“We are thinking about all of the places where people are still homebound and might not be able to get to branch and pick up a book on hold,” Castle said. “We are trying to reach the most vulnerable populations.”

Castle said one of the library’s long term goals is to partner with city correctional facilities to lend materials there as well. “We are looking to expand our partnerships,” Castle said.

In addition to making sure that HPL’s collection is available to a wider slide of the city’s populace, McFarland will still be handing out free books.

“It’s the small things that people appreciate,” McFarland said. “I am glad that we are figuring out how to do all of this together.”

– By Steven Scarpa, Manager of Communications and Public Relations


The Exiles Christina Baker Kline

The Exiles

A powerful, emotionally resonant novel that captures the hardship, oppression, opportunity and hope of four women’s lives—three English convicts and an orphaned Aboriginal girl—in nineteenth-century Australia.

While most English convicts transported to Australia were men, 25,000 were women. Kline explores the development of Australia from a fresh perspective, telling the story of this fascinating, blood-soaked land and its legacy with the grace, beauty, empathy, and insight—and the rich, full-bodied characters—that are the hallmarks of her work.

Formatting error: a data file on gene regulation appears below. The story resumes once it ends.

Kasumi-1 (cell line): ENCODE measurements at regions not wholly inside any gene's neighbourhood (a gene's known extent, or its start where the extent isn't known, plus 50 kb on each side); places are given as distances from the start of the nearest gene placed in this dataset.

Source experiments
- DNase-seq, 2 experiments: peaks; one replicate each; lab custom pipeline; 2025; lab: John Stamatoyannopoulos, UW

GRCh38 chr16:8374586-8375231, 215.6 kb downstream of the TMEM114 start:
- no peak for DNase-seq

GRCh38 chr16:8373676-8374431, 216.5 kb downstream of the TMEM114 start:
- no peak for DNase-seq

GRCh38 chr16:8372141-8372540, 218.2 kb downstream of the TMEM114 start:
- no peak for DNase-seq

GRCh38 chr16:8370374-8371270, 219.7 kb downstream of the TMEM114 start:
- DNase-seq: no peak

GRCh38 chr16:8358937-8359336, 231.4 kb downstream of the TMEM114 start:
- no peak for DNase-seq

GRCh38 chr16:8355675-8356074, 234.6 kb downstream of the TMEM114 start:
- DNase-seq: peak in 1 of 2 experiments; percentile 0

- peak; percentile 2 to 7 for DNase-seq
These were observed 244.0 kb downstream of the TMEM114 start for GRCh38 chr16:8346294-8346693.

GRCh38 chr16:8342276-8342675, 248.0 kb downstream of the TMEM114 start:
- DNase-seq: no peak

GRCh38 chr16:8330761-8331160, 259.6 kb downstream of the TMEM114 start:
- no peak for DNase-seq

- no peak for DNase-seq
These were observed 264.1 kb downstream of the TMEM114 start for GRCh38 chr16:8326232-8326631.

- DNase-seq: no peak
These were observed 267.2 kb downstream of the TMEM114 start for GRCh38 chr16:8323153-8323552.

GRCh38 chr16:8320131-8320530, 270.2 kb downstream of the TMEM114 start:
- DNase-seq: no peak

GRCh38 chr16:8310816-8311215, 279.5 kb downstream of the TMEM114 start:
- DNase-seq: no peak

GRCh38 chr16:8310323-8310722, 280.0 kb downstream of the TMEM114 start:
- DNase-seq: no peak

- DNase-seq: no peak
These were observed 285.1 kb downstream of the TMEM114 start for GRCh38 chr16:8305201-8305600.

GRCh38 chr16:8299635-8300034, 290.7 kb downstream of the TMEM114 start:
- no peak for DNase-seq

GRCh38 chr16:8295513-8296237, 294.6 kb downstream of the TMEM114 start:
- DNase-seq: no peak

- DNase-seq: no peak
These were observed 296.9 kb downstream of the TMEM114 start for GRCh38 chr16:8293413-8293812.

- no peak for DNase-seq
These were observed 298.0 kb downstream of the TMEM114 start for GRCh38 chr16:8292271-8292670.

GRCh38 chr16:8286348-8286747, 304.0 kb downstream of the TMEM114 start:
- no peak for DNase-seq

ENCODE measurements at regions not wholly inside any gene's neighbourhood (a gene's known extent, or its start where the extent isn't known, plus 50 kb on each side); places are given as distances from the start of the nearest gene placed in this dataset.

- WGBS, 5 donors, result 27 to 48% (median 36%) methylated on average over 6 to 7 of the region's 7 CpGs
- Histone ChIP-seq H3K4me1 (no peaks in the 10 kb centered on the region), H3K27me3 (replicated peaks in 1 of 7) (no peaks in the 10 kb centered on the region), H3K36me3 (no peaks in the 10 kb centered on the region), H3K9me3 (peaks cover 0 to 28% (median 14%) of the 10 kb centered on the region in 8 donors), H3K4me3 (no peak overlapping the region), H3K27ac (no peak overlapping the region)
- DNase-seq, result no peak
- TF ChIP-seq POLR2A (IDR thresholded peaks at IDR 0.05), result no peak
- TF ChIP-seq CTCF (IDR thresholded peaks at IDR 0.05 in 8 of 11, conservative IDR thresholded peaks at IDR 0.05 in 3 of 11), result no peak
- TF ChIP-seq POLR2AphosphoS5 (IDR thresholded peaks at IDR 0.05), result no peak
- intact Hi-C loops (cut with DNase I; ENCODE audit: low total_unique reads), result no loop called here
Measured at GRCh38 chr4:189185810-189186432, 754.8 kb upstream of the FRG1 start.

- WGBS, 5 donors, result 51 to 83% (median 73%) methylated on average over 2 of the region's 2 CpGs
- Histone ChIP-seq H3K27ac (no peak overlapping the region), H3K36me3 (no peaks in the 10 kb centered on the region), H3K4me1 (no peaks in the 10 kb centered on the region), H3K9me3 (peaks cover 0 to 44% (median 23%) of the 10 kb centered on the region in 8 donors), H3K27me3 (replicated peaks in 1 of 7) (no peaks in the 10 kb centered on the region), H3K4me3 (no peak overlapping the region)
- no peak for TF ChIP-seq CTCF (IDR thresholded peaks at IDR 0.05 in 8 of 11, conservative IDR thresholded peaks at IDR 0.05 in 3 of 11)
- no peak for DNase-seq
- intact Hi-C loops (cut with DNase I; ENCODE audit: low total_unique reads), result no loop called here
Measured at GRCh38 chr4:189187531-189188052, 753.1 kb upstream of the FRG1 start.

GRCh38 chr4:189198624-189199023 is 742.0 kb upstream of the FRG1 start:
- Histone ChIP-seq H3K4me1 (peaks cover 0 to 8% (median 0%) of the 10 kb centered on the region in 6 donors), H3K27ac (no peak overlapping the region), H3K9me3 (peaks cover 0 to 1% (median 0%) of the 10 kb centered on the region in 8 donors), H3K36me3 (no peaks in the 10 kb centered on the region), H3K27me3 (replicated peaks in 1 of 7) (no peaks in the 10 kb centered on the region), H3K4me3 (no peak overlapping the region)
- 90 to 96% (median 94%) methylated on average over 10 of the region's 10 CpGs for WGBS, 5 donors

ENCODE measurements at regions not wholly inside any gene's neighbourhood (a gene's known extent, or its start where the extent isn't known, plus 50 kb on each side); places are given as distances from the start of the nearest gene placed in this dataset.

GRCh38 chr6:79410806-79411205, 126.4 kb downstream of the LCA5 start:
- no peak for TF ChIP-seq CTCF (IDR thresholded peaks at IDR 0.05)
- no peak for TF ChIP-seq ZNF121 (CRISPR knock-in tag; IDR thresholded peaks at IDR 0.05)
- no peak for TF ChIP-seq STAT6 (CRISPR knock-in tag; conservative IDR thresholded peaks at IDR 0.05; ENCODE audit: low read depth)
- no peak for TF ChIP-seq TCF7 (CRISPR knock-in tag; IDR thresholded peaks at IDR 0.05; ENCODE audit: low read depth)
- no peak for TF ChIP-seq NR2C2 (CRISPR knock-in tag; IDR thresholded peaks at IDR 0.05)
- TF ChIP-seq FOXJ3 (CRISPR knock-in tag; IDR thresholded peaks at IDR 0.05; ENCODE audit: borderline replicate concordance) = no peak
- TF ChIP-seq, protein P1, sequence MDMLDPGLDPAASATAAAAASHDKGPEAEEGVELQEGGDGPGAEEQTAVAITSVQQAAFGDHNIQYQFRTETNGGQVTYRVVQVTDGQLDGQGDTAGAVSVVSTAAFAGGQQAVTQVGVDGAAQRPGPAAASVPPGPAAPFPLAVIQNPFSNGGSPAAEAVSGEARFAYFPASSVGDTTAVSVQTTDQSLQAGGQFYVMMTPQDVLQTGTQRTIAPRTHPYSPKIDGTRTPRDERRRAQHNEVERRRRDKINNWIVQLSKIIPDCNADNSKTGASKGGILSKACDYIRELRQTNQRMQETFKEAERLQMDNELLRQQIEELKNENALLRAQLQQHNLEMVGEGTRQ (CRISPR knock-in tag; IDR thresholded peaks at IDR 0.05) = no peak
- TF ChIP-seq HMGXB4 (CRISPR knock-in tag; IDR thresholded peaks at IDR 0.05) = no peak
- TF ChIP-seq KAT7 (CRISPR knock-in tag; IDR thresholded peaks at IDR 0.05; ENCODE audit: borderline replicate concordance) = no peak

A Piece of the World kline

A Piece of the World

To Christina Olson, the entire world was her family’s remote farm in the small coastal town of Cushing, Maine. Born in the home her family had lived in for generations, and increasingly incapacitated by illness, Christina seemed destined for a small life. Instead, for more than twenty years, she was host and inspiration for the artist Andrew Wyeth, and became the subject of one of the best known American paintings of the twentieth century. Bringing into focus the flesh-and-blood woman behind the portrait, she vividly imagines the life of a woman with a complicated relationship to her family and her past, and a special bond with one of our greatest modern artists. Told in evocative and lucid prose, A Piece of the World is a story about the burdens and blessings of family history, and how artist and muse can come together to forge a new and timeless legacy.

Orphan Train Kline

Orphan Train

Between 1854 and 1929, so-called orphan trains ran regularly from the cities of the East Coast to the farmlands of the Midwest, carrying thousands of abandoned children whose fates would be determined by pure luck. Would they be adopted by a kind and loving family, or would they face a childhood and adolescence of hard labor and servitude? As a young Irish immigrant, Vivian Daly was one such child, sent by rail from New York City to an uncertain future a world away. Moving between contemporary Maine and Depression-era Minnesota, Orphan Train is a powerful tale of upheaval and resilience, second chances, and unexpected friendship.

For more information about Christina Baker Kline’s book, click here.